How to Verify a Professional's License in Tempe?
Residents of Tempe City who hire unlicensed professionals are at high risk of falling victims to fraud and consumer scams. This makes it crucial for residents to verify a professional's licensing status before hiring this professional. The licensing of professionals across Tempe City is handled by several specialized state licensing boards and agencies. For example, the Arizona State Board of Behavioral Health Examiners licenses and regulates more than 10,000 behavioral health professionals, while the Arizona Registrar of Contractors licenses construction contractors. Locally, the government of Tempe City may also require certain professionals, such as construction contractors, to obtain an additional city license. Residents of Tempe City can verify a professional's license by checking the database of the relevant licensing agency or contacting this agency's local office. For example, residents can verify a contractor's license by utilizing the Arizona Registrar of Contractors' contractor search portal or contacting the agency's Phoenix Office at (602) 542-1525. Similarly, residents can confirm if a professional requires a city license by contacting the city's Tax and License Office at (480) 350-2955.
Besides licensing requirements, certain professionals in Tempe City are further required to follow some occupational regulations before undertaking specific jobs. For example, construction contractors must obtain the relevant permit before undertaking any construction jobs. The city's Department of Community Development, through its Building Safety Division, generally issues these permits and also addresses queries related to permitting at (480) 350-8341.
Tempe City is segmented into six electoral districts, and most of the city's neighborhoods are organized into these districts. Residents can utilize the city's precinct map to check what district their neighborhood falls under and how other neighborhoods are organized. The local affairs of Tempe City are governed by the City Council, which comprises six council members and the City Mayor. Despite being the city's local government, the Tempe City Council does not issue construction or home improvement permits. The issuance of such permits is generally left to the city's Department of Community Development. Essentially, the City Council focuses on developing policies for the safety of residents and the city's economic progress. For example, in January 2021, the City Council approved a plan to redevelop the Tempe Macayo's Depot Cantina site into a mixed-use property. The proposed mixed-use property is expected to house commercial office spaces and a hotel. Also, in April 2021, the City Council reaffirmed the mandatory use of face masks in the city, despite the lifting of COVID-19 restrictions across the state by Governor Doug Ducey. The City Council noted that it would only lift the mandatory use of masks based on scientific indications that it is safe to do so.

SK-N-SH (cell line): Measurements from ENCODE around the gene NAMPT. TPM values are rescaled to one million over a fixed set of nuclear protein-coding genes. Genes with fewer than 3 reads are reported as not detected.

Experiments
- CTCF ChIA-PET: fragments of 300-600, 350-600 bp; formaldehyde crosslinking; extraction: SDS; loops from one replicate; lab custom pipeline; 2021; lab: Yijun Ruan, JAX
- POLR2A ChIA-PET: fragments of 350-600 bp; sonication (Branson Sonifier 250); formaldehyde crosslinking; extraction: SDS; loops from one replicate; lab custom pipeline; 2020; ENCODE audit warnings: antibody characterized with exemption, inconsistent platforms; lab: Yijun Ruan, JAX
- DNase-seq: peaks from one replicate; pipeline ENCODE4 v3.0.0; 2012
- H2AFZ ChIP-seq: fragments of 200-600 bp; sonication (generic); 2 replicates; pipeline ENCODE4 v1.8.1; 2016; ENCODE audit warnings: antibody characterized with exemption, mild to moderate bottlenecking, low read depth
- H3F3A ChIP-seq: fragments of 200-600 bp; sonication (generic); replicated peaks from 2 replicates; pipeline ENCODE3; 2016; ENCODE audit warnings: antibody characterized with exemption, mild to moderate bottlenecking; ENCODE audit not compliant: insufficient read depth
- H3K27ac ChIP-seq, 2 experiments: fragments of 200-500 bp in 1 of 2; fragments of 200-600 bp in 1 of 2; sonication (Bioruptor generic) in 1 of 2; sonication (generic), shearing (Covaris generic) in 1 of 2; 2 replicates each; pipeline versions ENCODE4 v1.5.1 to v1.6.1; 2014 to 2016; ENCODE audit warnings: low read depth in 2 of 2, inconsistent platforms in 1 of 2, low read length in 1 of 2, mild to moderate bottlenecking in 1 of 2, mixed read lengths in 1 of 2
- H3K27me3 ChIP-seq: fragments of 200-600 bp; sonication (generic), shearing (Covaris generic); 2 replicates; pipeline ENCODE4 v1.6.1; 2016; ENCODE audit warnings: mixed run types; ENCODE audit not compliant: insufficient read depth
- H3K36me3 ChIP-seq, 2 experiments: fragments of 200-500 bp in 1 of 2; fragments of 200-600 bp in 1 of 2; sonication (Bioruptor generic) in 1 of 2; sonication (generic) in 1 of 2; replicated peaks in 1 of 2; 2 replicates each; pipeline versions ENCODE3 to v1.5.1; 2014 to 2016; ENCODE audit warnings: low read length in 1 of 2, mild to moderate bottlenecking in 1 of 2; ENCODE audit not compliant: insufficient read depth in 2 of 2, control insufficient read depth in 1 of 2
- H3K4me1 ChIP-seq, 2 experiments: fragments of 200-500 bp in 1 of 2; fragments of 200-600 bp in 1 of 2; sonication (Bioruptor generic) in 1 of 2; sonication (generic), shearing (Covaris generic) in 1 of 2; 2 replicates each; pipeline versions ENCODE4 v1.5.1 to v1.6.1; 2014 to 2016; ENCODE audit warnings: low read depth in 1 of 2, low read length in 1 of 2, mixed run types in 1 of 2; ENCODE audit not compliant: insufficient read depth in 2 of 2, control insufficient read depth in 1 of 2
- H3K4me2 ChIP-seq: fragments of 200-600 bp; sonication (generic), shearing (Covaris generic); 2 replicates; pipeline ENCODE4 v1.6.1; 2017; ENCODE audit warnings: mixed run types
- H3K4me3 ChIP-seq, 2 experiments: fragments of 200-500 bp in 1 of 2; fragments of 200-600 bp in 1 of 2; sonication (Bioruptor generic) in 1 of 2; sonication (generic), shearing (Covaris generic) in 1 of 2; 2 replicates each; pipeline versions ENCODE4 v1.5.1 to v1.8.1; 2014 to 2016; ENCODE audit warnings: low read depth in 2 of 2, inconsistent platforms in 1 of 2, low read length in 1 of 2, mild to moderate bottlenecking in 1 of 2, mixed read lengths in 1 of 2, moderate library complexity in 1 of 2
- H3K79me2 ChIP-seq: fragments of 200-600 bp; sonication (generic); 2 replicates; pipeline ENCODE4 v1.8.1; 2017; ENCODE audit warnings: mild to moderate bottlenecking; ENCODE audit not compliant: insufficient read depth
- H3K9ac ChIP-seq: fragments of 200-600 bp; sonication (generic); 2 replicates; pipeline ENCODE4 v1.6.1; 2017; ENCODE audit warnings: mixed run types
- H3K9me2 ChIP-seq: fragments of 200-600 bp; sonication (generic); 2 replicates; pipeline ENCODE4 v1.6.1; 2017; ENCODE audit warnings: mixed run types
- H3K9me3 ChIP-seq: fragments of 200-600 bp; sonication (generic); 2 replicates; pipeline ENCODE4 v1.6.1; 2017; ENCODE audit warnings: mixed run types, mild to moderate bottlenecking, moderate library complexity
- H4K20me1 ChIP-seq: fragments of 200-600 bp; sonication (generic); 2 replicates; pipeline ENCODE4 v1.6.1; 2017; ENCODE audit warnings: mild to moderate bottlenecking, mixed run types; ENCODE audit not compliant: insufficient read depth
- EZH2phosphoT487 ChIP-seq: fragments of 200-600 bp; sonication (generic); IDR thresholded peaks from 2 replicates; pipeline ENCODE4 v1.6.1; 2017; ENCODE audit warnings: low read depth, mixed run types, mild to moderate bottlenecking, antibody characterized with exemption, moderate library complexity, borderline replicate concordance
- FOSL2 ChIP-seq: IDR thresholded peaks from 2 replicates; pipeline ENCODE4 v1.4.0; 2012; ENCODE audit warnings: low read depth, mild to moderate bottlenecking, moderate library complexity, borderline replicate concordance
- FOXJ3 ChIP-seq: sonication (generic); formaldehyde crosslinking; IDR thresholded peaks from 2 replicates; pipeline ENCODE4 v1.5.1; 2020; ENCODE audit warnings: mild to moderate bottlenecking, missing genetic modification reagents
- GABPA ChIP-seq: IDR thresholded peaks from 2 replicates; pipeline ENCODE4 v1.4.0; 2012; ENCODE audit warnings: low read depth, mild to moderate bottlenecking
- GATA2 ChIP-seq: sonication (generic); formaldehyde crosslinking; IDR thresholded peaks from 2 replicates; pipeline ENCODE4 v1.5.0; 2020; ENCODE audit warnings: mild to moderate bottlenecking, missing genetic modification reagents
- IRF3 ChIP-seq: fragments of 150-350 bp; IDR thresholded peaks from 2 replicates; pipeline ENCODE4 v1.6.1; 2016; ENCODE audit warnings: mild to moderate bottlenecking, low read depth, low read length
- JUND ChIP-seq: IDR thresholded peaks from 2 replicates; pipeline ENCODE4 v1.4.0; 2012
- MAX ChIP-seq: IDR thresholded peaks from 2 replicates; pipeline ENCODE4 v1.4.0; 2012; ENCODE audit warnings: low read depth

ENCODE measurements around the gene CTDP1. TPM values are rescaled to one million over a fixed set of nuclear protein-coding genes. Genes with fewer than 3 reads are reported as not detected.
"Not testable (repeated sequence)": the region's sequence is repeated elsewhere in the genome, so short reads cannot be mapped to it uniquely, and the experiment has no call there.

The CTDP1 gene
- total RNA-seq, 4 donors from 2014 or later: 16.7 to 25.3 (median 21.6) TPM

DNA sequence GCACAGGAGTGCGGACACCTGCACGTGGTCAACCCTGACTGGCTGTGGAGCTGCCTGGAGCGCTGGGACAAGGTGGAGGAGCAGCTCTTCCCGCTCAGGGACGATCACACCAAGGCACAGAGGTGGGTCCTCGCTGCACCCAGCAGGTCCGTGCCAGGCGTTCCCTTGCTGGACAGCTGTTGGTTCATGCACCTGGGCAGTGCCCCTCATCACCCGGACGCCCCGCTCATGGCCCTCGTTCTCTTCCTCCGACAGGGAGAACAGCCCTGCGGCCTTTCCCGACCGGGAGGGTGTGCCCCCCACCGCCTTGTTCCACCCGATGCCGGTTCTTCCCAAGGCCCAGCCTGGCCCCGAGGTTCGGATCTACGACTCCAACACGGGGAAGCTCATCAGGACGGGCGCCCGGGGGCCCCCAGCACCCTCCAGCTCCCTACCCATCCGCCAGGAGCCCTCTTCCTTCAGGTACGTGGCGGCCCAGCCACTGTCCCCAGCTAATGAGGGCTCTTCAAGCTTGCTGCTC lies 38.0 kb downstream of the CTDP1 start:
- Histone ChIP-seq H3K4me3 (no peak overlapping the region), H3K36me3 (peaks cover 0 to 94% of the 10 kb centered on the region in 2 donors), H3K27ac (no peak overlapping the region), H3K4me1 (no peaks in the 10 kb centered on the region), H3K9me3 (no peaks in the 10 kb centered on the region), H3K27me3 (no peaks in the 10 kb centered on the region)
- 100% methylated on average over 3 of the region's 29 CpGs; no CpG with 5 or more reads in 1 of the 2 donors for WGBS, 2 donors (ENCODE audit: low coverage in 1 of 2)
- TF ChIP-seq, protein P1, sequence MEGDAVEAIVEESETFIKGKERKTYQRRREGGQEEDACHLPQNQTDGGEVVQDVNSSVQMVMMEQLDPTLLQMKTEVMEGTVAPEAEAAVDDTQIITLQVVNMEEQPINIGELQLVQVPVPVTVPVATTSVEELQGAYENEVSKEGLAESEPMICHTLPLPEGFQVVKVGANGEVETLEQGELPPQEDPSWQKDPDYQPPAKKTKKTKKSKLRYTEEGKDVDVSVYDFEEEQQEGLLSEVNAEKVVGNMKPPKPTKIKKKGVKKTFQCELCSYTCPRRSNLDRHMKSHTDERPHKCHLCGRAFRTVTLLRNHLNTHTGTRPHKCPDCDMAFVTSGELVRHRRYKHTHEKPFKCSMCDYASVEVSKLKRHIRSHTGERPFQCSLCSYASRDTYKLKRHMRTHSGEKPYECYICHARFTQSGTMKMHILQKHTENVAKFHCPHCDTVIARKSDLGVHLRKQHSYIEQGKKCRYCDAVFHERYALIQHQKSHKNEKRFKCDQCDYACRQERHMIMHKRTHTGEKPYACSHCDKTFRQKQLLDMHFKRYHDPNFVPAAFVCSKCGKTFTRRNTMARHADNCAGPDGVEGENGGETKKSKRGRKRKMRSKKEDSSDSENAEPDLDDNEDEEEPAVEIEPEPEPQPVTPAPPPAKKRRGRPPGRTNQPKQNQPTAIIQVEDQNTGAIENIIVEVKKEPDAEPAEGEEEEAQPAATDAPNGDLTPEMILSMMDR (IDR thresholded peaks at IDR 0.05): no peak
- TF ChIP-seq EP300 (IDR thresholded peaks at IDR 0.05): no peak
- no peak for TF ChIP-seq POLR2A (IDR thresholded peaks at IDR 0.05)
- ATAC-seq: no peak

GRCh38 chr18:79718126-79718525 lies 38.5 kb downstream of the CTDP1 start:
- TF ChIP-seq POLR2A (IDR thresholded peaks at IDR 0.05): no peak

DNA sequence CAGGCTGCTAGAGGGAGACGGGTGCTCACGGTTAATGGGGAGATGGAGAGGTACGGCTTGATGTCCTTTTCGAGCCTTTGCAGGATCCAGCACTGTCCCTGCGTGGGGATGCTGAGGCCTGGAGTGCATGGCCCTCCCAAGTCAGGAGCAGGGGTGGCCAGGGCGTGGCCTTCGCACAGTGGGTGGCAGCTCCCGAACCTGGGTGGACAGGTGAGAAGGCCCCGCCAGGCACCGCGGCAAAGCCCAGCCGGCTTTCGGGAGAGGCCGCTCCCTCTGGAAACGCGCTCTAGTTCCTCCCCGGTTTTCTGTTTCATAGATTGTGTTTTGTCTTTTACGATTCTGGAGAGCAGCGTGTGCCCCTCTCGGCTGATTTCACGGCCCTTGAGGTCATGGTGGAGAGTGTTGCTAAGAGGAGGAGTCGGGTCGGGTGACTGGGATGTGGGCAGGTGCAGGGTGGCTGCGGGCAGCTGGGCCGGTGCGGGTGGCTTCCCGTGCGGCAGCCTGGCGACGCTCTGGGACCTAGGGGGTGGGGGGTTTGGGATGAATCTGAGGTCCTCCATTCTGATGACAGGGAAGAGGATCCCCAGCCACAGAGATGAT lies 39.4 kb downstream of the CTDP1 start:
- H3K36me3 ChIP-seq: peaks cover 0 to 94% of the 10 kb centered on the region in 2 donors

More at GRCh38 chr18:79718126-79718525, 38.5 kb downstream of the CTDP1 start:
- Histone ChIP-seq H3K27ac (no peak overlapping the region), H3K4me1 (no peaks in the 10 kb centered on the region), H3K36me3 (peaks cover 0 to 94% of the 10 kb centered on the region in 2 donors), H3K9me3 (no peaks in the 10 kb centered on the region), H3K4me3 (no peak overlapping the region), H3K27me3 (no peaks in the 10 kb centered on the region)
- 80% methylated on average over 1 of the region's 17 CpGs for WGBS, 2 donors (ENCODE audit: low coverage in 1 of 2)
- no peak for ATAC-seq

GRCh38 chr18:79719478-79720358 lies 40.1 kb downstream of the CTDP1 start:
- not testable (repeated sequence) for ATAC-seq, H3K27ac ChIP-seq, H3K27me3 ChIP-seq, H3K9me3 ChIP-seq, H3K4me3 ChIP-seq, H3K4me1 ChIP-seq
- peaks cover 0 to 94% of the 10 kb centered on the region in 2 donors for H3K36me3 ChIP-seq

The Tempe 311 initiative helps city residents make inquiries regarding city services and resources, including how to file an unfair business complaint. To utilize the 311 initiative, residents can call (480) 350-4311 or download the Tempe 311 mobile app, which is free and available online for iOS and Android devices. Alternatively, residents can file an unfair business complaint directly with the Arizona Attorney General's Phoenix Office. These complaints can be filed online, by fax, email, mail, or in-person. To submit a complaint by fax, email, mail, or in-person, a complainant must obtain a complaint form, which is downloadable in English or Spanish. Then, the complainant can fax the completed form to (602)-542-4579, email it, or deliver it by mail or in-person to
- Office of the Attorney General, Consumer Information and Complaints
- 2005 North Central Avenue
- Phoenix, AZ 85004
For unfair business practices that involve suspected criminal activity, residents can contact the Tempe City Police Department at (480) 350-8311 to file a separate complaint.
Complainants should note that filing an unfair business complaint does not guarantee that they will receive personal redress against the professional or business. For personal redress, complainants are advised to consult a qualified attorney and consider suing the business or professional. Civil proceedings of this nature are usually instituted at the small claims division of the Maricopa County Justice Court, which handles civil cases with a maximum claim of $3,500.